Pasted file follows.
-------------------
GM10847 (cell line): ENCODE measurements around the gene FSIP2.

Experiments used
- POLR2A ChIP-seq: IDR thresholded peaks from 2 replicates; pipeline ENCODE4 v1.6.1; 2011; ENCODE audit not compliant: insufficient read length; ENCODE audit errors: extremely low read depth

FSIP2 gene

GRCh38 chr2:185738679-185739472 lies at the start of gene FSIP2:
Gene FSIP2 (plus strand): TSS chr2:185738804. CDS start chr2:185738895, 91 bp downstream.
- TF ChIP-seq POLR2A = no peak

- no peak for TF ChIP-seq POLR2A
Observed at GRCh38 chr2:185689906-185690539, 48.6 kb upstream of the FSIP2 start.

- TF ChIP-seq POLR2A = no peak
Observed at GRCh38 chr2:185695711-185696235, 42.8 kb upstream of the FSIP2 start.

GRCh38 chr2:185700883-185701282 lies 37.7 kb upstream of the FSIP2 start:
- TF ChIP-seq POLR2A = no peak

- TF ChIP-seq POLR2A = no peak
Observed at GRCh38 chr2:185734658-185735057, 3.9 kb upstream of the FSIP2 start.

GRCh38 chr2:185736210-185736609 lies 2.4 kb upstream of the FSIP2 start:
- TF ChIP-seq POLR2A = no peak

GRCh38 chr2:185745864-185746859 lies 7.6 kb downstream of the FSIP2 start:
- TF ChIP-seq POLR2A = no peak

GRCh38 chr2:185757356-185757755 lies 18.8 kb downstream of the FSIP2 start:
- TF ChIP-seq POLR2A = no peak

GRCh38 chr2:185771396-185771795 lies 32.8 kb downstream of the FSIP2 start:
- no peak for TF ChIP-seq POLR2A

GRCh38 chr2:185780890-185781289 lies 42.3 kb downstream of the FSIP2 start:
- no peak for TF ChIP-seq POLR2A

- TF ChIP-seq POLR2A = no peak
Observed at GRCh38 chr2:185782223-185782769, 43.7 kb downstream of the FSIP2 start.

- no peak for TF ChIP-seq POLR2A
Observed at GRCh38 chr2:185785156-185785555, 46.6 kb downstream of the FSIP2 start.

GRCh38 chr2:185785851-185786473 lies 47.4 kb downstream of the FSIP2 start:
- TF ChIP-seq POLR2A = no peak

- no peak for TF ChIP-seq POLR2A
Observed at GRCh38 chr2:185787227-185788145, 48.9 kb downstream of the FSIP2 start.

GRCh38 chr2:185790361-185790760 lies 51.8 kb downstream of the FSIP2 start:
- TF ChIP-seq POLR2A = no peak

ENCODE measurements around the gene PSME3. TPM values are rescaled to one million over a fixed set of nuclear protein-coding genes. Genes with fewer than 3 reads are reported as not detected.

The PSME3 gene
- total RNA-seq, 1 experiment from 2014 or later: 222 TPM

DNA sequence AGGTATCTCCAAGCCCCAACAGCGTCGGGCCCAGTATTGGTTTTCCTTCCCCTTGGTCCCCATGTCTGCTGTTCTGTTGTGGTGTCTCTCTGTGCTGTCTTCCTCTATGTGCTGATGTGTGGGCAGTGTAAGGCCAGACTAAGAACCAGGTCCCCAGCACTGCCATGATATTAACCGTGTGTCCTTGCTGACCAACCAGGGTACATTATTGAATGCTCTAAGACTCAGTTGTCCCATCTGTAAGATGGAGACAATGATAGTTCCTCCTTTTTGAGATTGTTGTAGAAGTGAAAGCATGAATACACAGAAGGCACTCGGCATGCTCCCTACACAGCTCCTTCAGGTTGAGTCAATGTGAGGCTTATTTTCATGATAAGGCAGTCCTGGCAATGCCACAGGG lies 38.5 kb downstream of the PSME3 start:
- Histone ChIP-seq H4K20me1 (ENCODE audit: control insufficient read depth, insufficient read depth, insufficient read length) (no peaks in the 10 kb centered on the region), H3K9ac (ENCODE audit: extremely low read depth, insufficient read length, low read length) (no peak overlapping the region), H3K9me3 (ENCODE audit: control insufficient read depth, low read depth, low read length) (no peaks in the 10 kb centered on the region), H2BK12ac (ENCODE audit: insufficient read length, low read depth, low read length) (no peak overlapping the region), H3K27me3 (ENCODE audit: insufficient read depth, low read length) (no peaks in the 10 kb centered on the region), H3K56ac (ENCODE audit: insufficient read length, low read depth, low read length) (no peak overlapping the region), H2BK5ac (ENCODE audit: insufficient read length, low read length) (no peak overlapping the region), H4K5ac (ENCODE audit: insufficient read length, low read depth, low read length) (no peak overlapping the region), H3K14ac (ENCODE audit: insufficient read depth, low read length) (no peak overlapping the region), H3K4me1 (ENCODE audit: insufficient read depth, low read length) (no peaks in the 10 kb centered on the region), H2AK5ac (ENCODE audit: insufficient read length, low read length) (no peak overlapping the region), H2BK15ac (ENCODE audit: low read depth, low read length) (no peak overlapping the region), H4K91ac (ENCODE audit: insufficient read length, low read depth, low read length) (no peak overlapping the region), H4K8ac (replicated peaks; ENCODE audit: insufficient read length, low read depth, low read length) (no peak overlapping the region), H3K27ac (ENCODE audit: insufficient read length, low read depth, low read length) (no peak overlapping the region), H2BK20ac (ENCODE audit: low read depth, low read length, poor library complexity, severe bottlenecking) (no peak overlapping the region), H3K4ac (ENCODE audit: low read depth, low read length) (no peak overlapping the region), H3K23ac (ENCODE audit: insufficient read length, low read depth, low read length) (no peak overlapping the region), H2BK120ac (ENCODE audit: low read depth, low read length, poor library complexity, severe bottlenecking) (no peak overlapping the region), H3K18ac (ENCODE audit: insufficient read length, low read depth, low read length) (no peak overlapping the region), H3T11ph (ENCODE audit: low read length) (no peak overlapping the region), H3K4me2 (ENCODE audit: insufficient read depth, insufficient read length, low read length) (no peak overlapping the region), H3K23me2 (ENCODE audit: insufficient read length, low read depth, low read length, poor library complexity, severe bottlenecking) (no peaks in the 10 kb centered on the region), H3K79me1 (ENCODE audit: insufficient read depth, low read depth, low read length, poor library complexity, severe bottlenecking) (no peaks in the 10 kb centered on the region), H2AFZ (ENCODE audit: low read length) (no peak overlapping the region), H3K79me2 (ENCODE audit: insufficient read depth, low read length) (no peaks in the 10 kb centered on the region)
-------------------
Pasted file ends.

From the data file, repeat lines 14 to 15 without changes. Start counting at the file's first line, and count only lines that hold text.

- TF ChIP-seq POLR2A = no peak
Observed at GRCh38 chr2:185734658-185735057, 3.9 kb upstream of the FSIP2 start.